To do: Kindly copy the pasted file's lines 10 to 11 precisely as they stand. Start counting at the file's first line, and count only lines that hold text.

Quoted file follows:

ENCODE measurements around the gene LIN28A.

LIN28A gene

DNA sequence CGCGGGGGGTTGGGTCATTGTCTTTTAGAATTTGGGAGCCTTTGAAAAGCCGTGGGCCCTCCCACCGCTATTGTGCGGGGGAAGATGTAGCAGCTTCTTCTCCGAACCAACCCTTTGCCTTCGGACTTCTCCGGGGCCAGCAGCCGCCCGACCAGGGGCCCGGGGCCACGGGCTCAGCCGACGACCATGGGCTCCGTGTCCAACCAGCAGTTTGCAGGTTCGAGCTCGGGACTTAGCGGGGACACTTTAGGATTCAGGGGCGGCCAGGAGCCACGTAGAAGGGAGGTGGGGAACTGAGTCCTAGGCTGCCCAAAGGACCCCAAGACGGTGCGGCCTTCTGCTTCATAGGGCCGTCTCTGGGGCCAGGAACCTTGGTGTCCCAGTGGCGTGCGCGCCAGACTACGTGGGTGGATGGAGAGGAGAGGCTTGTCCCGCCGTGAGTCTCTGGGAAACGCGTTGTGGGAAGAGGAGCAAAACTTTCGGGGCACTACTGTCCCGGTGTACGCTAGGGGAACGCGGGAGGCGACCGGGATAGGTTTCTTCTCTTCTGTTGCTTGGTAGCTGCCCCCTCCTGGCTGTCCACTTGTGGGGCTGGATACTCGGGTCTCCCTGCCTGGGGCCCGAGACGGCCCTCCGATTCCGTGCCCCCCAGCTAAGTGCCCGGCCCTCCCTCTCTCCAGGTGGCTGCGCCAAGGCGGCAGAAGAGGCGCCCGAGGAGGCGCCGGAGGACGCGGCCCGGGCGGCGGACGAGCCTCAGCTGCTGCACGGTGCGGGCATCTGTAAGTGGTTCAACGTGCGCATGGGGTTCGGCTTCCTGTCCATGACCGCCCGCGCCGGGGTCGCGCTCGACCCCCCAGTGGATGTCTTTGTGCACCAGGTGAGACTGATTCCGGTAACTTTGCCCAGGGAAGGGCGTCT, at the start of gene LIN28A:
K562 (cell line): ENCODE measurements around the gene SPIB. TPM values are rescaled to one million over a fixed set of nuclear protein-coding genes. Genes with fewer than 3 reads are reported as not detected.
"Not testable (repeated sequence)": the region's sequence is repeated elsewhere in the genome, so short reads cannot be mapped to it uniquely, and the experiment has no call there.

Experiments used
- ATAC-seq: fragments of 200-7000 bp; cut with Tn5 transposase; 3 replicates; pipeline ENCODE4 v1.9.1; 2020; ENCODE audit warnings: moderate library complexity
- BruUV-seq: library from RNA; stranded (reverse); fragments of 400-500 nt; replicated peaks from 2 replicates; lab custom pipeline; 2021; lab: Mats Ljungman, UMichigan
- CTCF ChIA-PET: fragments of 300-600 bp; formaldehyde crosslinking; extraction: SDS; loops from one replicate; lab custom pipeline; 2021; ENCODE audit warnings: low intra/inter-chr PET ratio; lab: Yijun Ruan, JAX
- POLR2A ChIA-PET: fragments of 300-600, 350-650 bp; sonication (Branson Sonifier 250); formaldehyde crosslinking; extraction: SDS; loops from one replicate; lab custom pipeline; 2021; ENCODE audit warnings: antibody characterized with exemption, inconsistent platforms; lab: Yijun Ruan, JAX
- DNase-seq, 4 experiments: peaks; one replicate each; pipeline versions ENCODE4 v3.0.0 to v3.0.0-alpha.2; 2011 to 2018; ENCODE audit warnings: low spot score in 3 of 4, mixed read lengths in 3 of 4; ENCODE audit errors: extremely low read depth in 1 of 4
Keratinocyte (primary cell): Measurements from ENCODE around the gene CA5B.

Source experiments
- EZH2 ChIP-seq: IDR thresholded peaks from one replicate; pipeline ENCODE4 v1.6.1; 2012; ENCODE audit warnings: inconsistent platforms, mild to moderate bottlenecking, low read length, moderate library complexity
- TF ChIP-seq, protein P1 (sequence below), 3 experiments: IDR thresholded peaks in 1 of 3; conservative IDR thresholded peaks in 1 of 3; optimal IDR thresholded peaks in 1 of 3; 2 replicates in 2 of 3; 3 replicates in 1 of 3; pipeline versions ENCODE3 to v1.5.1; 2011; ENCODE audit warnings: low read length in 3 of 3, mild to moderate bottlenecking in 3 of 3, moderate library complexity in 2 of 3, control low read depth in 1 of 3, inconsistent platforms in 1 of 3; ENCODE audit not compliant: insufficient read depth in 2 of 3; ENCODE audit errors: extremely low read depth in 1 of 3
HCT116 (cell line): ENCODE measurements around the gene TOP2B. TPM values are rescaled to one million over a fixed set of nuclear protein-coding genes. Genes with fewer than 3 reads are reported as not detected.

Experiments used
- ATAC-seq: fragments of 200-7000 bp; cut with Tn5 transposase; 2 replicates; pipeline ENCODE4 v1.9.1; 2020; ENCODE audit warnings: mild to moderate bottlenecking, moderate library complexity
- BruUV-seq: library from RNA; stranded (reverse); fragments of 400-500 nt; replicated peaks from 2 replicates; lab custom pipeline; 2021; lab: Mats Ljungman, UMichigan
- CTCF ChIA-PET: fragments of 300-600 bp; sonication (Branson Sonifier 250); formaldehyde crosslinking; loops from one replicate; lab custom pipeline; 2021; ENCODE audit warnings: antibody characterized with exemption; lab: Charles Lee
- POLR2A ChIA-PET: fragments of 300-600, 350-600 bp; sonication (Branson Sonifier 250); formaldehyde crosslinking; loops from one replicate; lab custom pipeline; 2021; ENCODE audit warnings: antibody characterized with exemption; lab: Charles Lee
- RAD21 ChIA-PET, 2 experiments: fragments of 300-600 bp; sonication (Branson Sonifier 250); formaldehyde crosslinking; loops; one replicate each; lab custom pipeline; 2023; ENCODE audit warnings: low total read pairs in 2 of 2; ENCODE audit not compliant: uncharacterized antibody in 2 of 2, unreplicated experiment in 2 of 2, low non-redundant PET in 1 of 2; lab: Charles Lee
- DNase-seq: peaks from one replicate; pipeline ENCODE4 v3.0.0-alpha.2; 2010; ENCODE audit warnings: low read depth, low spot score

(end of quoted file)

- POLR2A ChIA-PET: fragments of 300-600, 350-650 bp; sonication (Branson Sonifier 250); formaldehyde crosslinking; extraction: SDS; loops from one replicate; lab custom pipeline; 2021; ENCODE audit warnings: antibody characterized with exemption, inconsistent platforms; lab: Yijun Ruan, JAX
- DNase-seq, 4 experiments: peaks; one replicate each; pipeline versions ENCODE4 v3.0.0 to v3.0.0-alpha.2; 2011 to 2018; ENCODE audit warnings: low spot score in 3 of 4, mixed read lengths in 3 of 4; ENCODE audit errors: extremely low read depth in 1 of 4